Nature Noir: A Park Ranger's Patrol in the Sierra
Jordan Fisher Smith
on present-day maps. And the dam site is full of things that look like old graves—miles of slit trenches the geologists dug and then filled back in, to study potential faults after the Oroville earthquake. And the rocks under the dam? They're like Swiss cheese ... there's over nine thousand feet of abandoned underground tunnels, drifts, and raises under the dam site, and over a hundred thousand feet of bore holes they made taking core samples." Morita was looking at me. "You think she's in
town of Cool, a county fire station and a group of plywood false fronts like a western movie set placed in an expanse of rolling pasture punctuated by stately blue oaks. She turns east onto State 193 at the only intersection in town, past the dirt turnout where scruffy men from the hills sell firewood out of beat-up trucks, advertising their loads with spray-painted signs on scraps of plywood. Just east of there, Barbara Schoener passes the main gate of a residential development along the south
through them bathed everything beneath in luminous pale green. The track we followed forked often, and at each fork I stopped to listen for the saw, then steered toward it. Soon we saw stumps and tangled piles of limbs on either side. By now the trail was nothing more than two wheel marks of crushed vegetation slaloming through the trees. A stick popped under one of our tires. I stopped to listen out the open window for the reassurance that the saw was still running. It was. Toward the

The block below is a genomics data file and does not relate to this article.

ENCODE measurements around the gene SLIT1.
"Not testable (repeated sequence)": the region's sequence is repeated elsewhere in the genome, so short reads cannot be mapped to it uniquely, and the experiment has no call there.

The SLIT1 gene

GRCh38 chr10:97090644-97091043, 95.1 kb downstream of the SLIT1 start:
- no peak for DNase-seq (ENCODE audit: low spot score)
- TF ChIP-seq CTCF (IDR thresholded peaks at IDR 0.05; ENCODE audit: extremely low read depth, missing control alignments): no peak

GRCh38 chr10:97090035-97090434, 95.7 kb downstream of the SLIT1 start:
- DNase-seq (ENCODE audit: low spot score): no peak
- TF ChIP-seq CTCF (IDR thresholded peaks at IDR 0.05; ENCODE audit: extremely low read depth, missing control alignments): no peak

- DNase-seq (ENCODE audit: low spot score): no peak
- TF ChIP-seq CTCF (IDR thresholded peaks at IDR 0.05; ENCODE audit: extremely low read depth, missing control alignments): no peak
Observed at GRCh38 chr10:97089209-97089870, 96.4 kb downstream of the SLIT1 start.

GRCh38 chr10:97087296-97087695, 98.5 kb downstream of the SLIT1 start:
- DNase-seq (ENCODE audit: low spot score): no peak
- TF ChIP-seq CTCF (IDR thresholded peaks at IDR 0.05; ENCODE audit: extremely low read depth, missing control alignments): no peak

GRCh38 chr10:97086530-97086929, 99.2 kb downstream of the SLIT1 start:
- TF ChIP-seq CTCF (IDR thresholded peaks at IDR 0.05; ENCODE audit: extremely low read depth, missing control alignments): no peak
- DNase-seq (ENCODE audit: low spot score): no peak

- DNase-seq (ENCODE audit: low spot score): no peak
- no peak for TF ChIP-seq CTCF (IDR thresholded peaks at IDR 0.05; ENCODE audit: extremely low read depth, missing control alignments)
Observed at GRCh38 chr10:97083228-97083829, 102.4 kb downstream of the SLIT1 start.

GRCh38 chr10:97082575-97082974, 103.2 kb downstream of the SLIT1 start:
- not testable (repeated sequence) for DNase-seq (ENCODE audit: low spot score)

carried Early in her arms. For days they hid in the jungle with the Communists all around them. They found a man with a boat to take them across the Mekong River under cover of darkness. Eventually they came to America. Their kids had grown up solid here. "I hear from everyone he was a very good boy," I told them. "Yes—he want to be soldier," she replied. "He always want to help people, since he was little boy. Always help people. We lucky to have him. But he is not lucky—" Her eyes brimmed
Could they have any idea what the flip of a switch could do to us here? Probably not. The world was not founded upon such empathy and imagination. Although it is counterintuitive, a rapid can be far more dangerous at low flows than at higher ones. At low water, rocks you'd normally wash over stick out and try to grab you. The water runs through them like mouthwash through the gaps of your teeth, straining out boats and the boaters who fall out of them, to be pinned underwater and drowned.